In the coming decade, 70% of jobs in Minnesota will require education beyond high school. Yet today only 40% of working-age adults in the state possess a postsecondary degree -- a group that is disproportionately white. The racial gap in educational attainment will have serious consequences for the economy. Read More
Our education and training systems need to adapt to meet the needs of a student body that looks very little like “traditional” college students: young, predominantly white and comparatively well-off students pursuing four-year degrees, without child rearing or full-time work obligations of their own. Instead, our systems must accommodate adult students who are often also working, raising children, struggling with finances, lacking reliable transportation to and from school, or stretched thin by other demands. Read More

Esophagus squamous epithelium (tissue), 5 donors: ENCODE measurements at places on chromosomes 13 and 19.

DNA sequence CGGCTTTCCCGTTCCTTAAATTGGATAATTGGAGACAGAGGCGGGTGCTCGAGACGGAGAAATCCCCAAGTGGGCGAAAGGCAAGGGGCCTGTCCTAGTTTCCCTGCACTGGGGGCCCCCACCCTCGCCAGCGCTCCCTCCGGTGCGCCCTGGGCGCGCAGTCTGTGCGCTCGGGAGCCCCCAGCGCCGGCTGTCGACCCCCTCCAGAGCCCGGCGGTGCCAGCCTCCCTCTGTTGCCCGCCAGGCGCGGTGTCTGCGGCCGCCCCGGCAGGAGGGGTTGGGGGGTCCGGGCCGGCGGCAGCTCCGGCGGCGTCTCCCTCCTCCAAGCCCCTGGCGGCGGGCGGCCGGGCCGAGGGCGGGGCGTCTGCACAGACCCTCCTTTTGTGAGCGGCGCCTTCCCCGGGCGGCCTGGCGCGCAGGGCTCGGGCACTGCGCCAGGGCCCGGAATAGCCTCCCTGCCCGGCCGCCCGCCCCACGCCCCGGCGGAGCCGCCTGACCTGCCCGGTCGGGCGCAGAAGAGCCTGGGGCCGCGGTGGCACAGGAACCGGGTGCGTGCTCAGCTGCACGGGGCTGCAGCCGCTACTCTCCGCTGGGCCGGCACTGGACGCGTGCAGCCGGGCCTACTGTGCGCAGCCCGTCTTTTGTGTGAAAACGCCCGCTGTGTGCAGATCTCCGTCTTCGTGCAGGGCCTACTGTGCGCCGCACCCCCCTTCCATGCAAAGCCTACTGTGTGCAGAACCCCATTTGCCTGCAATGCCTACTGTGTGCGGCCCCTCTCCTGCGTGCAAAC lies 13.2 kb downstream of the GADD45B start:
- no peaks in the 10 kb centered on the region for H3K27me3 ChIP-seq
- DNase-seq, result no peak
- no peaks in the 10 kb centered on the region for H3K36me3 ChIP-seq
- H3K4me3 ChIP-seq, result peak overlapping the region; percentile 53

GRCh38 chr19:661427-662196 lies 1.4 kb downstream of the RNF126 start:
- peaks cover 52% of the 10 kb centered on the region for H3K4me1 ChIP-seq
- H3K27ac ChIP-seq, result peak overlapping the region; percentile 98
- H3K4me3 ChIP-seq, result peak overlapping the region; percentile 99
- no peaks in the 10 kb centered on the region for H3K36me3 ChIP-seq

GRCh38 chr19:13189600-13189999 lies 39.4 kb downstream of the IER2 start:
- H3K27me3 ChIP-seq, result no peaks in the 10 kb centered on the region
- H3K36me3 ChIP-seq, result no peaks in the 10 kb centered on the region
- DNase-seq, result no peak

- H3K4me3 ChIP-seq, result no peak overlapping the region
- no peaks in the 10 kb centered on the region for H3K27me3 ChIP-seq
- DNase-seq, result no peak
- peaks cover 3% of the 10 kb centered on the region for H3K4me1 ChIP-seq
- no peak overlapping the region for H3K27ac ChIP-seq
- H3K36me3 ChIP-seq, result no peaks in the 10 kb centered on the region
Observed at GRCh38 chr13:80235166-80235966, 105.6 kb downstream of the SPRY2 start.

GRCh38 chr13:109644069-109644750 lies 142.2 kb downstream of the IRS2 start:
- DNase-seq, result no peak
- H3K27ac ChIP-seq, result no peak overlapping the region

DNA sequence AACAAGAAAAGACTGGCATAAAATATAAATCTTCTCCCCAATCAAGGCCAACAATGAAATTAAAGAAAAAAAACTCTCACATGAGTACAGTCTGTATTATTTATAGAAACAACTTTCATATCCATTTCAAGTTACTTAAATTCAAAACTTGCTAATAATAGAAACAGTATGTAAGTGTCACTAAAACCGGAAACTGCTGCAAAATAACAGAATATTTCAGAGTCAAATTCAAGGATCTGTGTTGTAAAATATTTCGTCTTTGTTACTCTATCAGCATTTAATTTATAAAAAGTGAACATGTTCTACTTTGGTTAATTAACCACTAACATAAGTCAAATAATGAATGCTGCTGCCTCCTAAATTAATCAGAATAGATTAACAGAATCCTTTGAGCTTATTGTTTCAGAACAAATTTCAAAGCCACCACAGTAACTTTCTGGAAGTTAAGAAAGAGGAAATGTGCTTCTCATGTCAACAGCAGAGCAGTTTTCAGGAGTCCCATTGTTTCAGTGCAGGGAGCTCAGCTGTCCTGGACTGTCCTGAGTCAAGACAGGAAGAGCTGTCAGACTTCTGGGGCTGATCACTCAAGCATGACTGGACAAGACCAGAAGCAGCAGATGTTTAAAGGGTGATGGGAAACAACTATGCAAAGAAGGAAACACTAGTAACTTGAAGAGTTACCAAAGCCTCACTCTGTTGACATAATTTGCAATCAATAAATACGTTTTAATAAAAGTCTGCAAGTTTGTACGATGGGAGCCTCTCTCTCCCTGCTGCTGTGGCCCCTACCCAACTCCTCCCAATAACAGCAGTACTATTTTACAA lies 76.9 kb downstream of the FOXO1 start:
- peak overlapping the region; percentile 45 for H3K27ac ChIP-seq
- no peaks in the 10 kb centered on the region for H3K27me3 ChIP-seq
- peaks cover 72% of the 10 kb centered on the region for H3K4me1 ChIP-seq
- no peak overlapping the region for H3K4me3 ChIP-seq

Offering credit for non-college or experience-based skills and competencies acquired from work and life is another important strategy for helping adults progress towards credentials along a career pathway. Read More
While colleges and universities are the epicenter of our workforce delivery system, there are other important venues for delivering relevant skills training to nontraditional students. The Twin Cities are home to a number of Community-Based Organizations (CBOs) that provide excellent short-term, industry-recognized certificate training at no cost to the student. Read More
From an equity perspective, the career pathways model is central to education and training offerings because it is purposefully designed to be accessible to historically disadvantaged students and it reflects the realities of a contemporary labor force. Going forward, Minnesota policy makers, business leaders, educators, and service providers should continue to foster “stackable” credential skills training that is aligned with market needs and offered in multiple venues. Read More
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